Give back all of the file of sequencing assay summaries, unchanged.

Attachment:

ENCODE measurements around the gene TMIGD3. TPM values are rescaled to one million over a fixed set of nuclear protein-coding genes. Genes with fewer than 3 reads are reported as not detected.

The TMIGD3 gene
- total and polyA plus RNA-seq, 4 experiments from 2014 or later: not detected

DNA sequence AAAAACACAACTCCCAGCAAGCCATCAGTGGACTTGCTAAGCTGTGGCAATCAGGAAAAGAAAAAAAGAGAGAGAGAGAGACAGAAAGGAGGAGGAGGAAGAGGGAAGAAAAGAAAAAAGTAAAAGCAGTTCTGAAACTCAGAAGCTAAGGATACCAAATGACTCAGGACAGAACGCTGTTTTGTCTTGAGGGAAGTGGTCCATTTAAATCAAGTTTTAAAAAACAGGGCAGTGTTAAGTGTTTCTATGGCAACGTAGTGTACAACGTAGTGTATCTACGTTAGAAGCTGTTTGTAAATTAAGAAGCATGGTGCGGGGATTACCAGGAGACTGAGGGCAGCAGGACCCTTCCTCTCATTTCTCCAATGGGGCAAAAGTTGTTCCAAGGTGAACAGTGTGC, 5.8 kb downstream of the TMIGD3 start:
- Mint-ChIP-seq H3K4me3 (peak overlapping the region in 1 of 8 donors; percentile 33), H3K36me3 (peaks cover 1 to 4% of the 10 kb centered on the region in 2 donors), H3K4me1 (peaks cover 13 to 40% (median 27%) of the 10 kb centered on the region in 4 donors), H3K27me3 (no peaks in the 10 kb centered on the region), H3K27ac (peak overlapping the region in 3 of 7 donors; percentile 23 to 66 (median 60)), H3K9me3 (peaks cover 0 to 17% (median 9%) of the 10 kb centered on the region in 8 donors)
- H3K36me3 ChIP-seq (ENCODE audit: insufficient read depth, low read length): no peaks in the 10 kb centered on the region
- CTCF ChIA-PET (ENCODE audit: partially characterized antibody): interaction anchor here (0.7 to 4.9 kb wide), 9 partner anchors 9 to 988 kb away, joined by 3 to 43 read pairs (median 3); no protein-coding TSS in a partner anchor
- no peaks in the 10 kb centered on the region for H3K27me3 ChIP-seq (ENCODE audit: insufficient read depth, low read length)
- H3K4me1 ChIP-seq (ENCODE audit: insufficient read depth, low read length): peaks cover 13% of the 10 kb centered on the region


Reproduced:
ENCODE measurements around the gene TMIGD3. TPM values are rescaled to one million over a fixed set of nuclear protein-coding genes. Genes with fewer than 3 reads are reported as not detected.

The TMIGD3 gene
- total and polyA plus RNA-seq, 4 experiments from 2014 or later: not detected

DNA sequence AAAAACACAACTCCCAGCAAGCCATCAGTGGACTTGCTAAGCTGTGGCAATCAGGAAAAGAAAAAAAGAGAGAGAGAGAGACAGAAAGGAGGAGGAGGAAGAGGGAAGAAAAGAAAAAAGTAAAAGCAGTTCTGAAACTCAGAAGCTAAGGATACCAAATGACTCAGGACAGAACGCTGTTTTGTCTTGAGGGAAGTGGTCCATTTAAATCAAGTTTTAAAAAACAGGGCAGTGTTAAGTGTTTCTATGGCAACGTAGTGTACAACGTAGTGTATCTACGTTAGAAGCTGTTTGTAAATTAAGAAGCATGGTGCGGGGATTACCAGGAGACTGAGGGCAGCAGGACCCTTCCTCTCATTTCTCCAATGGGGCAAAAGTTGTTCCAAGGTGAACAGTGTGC, 5.8 kb downstream of the TMIGD3 start:
- Mint-ChIP-seq H3K4me3 (peak overlapping the region in 1 of 8 donors; percentile 33), H3K36me3 (peaks cover 1 to 4% of the 10 kb centered on the region in 2 donors), H3K4me1 (peaks cover 13 to 40% (median 27%) of the 10 kb centered on the region in 4 donors), H3K27me3 (no peaks in the 10 kb centered on the region), H3K27ac (peak overlapping the region in 3 of 7 donors; percentile 23 to 66 (median 60)), H3K9me3 (peaks cover 0 to 17% (median 9%) of the 10 kb centered on the region in 8 donors)
- H3K36me3 ChIP-seq (ENCODE audit: insufficient read depth, low read length): no peaks in the 10 kb centered on the region
- CTCF ChIA-PET (ENCODE audit: partially characterized antibody): interaction anchor here (0.7 to 4.9 kb wide), 9 partner anchors 9 to 988 kb away, joined by 3 to 43 read pairs (median 3); no protein-coding TSS in a partner anchor
- no peaks in the 10 kb centered on the region for H3K27me3 ChIP-seq (ENCODE audit: insufficient read depth, low read length)
- H3K4me1 ChIP-seq (ENCODE audit: insufficient read depth, low read length): peaks cover 13% of the 10 kb centered on the region